|King of kings of Iran and Aniran|
Coin of Kavad II, minted at Ray in 628
|Shahanshah of the Sasanian Empire|
|Reign||25 February 628 –|
6 September 628
|Died||6 September 628 (aged 37–38)|
|Spouse||Anzoy the Roman|
|House||House of Sasan|
Shērōē (also spelled Shīrūya, New Persian: شیرویه), better known by his dynastic name of Kavad II (Middle Persian: 𐭪𐭥𐭠𐭲 Kawād; New Persian: قباد Qobād or Qabād), was king (shah) of the Sasanian Empire briefly in 628. He was the son of Khosrow II (r. 590–628), whom he succeeded after having him overthrown in a coup d'état. Kavad's reign is seen as a turning point in Sasanian history, and has been argued by some scholars as playing a key role in the fall of the Sasanian Empire.
Background and rise
Sheroe was the son of Khosrow II, the last prominent king (shah) of the Sasanian Empire, and Maria, a Greek woman, who was reportedly a Byzantine princess. Sheroe was later imprisoned by his father, who wanted to ensure the succession of his favorite son Mardanshah, the son of his favorite wife, Shirin. His father's reputation had been ruined during the last phase of the Byzantine–Sasanian War of 602–628. In 627, the Sasanian general Rhahzadh was slain and Dastgerd, the king's favorite residence, had been sacked into oblivion by Byzantine emperor Heraclius, who was advancing towards the nearby Sasanian capital of Ctesiphon. In 628, Sheroe was released by the feudal families of the Sasanian Empire, which included the Ispahbudhan spahbed ("army chief") Farrukh Hormizd and his two sons Rostam Farrokhzad and Farrukhzad; Shahrbaraz of the House of Mihran; the Armenian faction represented by Varaztirots II Bagratuni and finally the kanarang of the eastern Sasanian province of Abarshahr.
On 25 February, Sheroe, along with his commander Aspad Gushnasp, captured Ctesiphon and imprisoned Khosrow II. He then proclaimed himself as shah of the Sasanian Empire and assumed the dynastic name of Kavad II. He proceeded to have all his brothers and half-brothers executed, including the heir Mardanshah, who was Khosrow's favourite son. The murder of all his brothers, "all well-educated, valiant, and chivalrous men", strapped the Sasanian dynasty of a future competent ruler, and has been described as a "mad rampage" and "reckless". Three days later he ordered Mihr Hormozd to execute his father. However, after the regicide of his father, Kavad also proceeded to have Mihr Hormozd killed. His sisters Boran and Azarmidokht reportedly criticized and scolded him for his barbaric actions, which made him filled with remorse.
Due to Kavad's actions, his reign is seen as a turning point in Sasanian history, and has been argued by some scholars as playing a key role in the fall of the Sasanian Empire. The overthrow and death of Khosrow culminated in a chaotic civil war, with the most powerful members of the nobility gaining full autonomy and starting to create their own government. The hostilities between the Persian (Parsig) and Parthian (Pahlav) noble-families were also resumed, which split up the wealth of the nation. With the agreement of the Iranian nobles, he then made peace with the victorious emperor Heraclius, which allowed the Byzantines to (re)gain all their lost territories, their captured soldiers, a war indemnity, along with the True Cross and other relics that were lost in Jerusalem in 614.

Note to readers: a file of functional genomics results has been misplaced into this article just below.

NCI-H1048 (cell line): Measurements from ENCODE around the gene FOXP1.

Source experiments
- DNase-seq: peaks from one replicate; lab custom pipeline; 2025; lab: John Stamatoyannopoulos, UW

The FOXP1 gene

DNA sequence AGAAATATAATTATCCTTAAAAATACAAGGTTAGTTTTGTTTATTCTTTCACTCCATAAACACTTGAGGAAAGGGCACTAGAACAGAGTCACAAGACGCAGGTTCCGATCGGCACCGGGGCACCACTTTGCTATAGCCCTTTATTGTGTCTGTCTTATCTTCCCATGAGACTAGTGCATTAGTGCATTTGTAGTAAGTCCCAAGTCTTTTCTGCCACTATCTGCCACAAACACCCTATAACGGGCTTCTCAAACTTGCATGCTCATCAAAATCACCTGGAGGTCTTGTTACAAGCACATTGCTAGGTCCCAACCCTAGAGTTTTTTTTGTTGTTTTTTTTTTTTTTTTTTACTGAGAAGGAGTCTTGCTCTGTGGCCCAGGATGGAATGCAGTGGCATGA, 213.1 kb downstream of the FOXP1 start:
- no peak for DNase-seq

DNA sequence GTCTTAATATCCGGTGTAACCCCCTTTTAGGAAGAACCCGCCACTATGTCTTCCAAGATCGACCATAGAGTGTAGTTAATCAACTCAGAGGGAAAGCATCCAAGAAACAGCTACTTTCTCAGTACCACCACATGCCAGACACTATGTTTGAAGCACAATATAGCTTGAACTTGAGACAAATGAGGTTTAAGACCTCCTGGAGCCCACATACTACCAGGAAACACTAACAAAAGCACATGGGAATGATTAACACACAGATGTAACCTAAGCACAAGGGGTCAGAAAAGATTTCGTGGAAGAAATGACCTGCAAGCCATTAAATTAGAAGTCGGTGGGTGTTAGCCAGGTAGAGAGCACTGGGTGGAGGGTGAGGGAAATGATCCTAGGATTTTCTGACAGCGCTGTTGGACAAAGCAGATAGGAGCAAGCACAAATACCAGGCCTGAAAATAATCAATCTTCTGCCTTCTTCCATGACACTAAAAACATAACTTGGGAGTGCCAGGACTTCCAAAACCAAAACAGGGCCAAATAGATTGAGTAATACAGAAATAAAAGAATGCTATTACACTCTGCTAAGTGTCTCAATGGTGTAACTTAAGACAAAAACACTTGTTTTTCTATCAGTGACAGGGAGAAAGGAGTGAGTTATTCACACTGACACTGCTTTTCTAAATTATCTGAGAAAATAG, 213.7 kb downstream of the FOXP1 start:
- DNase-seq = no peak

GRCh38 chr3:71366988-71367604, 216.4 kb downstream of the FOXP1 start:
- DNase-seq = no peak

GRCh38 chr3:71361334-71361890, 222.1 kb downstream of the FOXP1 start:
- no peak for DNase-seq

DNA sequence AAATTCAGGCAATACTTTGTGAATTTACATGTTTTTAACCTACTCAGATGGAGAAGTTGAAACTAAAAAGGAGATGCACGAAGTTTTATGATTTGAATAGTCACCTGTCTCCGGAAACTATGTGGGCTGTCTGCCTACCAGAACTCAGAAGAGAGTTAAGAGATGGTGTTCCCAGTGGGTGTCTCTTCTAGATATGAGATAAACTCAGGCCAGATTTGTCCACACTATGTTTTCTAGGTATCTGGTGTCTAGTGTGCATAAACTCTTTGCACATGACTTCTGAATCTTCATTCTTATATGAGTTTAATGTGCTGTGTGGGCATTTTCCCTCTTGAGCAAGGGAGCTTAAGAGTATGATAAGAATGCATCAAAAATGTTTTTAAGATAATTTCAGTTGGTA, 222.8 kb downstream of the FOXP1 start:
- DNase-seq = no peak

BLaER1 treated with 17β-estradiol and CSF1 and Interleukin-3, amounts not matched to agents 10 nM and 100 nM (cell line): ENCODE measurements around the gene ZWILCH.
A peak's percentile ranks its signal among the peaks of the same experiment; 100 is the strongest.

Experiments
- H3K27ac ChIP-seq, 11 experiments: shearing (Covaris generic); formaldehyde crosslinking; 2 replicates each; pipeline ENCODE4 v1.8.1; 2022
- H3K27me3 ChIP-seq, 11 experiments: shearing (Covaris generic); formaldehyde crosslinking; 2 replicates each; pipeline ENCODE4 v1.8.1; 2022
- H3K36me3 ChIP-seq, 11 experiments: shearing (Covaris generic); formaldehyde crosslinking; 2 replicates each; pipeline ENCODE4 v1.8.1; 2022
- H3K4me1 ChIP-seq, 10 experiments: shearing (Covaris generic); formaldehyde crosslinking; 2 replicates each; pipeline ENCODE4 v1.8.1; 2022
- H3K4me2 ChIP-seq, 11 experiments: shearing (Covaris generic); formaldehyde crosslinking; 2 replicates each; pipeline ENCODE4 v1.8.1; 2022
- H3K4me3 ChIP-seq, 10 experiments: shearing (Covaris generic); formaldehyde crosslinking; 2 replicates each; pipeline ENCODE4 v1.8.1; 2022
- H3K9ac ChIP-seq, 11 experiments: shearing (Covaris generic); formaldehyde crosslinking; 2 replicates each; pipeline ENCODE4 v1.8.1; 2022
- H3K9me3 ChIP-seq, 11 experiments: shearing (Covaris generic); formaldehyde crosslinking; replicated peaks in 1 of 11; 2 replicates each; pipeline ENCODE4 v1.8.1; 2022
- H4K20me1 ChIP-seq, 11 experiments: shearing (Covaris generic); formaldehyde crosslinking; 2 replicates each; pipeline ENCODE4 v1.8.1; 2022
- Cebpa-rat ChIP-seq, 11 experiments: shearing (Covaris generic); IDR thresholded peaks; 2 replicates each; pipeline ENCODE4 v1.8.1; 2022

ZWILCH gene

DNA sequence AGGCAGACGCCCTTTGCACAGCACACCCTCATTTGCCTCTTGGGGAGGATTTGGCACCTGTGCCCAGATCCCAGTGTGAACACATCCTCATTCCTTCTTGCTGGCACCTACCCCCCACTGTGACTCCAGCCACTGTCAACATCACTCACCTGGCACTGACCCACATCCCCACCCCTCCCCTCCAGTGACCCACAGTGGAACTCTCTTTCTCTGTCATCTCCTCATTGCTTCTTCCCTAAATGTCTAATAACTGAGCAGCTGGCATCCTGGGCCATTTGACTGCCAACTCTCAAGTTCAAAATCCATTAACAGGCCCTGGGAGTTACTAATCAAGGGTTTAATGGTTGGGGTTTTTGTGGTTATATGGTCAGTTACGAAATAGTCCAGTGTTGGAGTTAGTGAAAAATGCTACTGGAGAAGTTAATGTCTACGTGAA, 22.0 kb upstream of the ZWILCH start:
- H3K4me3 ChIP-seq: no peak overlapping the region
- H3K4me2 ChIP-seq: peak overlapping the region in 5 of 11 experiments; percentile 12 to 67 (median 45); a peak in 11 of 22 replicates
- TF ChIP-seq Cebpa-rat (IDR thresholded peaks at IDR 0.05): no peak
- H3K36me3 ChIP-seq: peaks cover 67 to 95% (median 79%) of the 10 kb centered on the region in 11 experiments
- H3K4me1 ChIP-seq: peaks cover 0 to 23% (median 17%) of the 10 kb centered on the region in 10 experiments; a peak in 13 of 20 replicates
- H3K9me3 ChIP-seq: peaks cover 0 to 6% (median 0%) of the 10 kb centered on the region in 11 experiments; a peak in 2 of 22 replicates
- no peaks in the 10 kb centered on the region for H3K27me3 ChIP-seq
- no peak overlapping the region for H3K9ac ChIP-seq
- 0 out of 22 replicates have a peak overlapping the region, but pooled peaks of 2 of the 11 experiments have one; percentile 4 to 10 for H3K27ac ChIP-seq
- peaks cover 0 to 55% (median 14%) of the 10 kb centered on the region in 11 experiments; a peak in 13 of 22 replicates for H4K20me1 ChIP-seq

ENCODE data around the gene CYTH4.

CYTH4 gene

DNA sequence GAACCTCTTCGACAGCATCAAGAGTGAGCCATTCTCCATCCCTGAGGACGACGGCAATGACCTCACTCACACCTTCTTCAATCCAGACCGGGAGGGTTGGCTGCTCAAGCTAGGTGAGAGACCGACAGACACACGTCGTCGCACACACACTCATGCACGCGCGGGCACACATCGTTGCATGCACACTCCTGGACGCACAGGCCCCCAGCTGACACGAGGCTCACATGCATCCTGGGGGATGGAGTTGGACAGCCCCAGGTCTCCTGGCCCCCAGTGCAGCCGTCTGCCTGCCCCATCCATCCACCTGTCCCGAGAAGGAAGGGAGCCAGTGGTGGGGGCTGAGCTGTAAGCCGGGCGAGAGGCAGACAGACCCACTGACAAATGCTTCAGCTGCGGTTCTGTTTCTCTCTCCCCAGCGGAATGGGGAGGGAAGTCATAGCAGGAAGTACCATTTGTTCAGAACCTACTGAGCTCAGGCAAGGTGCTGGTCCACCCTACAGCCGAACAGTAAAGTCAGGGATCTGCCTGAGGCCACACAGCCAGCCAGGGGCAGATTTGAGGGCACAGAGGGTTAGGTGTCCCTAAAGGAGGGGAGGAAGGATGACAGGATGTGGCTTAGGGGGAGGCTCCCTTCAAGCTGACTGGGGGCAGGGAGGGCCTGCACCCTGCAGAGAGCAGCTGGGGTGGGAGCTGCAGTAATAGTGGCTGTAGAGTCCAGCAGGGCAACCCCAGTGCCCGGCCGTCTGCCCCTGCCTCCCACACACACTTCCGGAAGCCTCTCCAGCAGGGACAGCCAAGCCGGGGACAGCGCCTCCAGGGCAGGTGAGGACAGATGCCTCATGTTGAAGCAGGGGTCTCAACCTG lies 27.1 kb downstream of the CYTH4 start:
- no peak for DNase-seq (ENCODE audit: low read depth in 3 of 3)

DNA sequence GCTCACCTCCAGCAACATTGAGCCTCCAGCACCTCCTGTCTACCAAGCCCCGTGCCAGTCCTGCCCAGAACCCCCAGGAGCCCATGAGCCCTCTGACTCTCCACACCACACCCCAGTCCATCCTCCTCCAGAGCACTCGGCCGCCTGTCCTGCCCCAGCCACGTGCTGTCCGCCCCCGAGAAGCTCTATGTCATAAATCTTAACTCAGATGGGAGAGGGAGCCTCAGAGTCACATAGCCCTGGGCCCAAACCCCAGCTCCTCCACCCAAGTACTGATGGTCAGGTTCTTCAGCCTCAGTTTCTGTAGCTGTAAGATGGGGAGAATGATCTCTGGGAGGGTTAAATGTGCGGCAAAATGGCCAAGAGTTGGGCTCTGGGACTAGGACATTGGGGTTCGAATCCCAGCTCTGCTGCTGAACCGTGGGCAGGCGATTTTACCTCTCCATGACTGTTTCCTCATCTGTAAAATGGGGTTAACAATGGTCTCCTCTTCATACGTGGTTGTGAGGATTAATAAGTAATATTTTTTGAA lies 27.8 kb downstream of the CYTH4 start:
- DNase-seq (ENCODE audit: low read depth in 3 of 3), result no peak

Kavad also appointed Armenian nobleman Varaztirots II Bagratuni as marzban (general of a frontier province, "margrave") of Sasanian Armenia, and appointed Ishoyahb II (628–645) as the new Catholicos (Eastern Patriarch) of the Nestorian Church of the East (at Seleucia-Ctesiphon). Kavad later died from plague after a few months' reign on 6 September 628. The grandees (wuzurgan) of the empire elected his eight-year-old son Ardashir III. In reality, however, he exercised little power and his empire was controlled by his vizier Mah-Adhur Gushnasp, whose duty was to protect the empire until Ardashir became old enough to rule.
In popular culture
Siroe is the subject of operas by a number of composers on a libretto (Siroe) by Metastasio, including Pasquale Errichelli, Johann Adolph Hasse, Leonardo Vinci, Antonio Vivaldi and George Frideric Handel.
- Martindale, John R.; Jones, A.H.M.; Morris, John (1992), The Prosopography of the Later Roman Empire, Volume III: AD 527–641, Cambridge University Press, ISBN 0-521-20160-8
- Morony, Michael G. (2005) . Iraq After The Muslim Conquest. Gorgias Press LLC. ISBN 978-1-59333-315-7.
- Pourshariati, Parvaneh (2008). Decline and Fall of the Sasanian Empire: The Sasanian-Parthian Confederacy and the Arab Conquest of Iran. London and New York: I.B. Tauris. ISBN 978-1-84511-645-3.
- Shahbazi, A. Shapur (2005). "SASANIAN DYNASTY". Encyclopaedia Iranica, Online Edition. Retrieved 30 March 2014.
- Al-Tabari, Abu Ja'far Muhammad ibn Jarir (1985–2007). Ehsan Yar-Shater (ed.). The History of Al-Ṭabarī. 40 vols. Albany, NY: State University of New York Press.
- Daryaee, Touraj (2009). Sasanian Persia: The Rise and Fall of an Empire. I.B.Tauris. pp. 1–240. ISBN 0857716662.
- Kia, Mehrdad (2016). The Persian Empire: A Historical Encyclopedia [2 volumes]: A Historical Encyclopedia. ABC-CLIO. ISBN 978-1610693912.
- Kaegi, Walter Emil (2003), Heraclius: Emperor of Byzantium, Cambridge University Press, ISBN 0-521-81459-6.
- Oman, Charles (1893), Europe, 476–918, Volume 1, Macmillan.
|Wikimedia Commons has media related to Kavad II.|
| King of kings of Iran and Aniran
25 February 628 – 6 September 628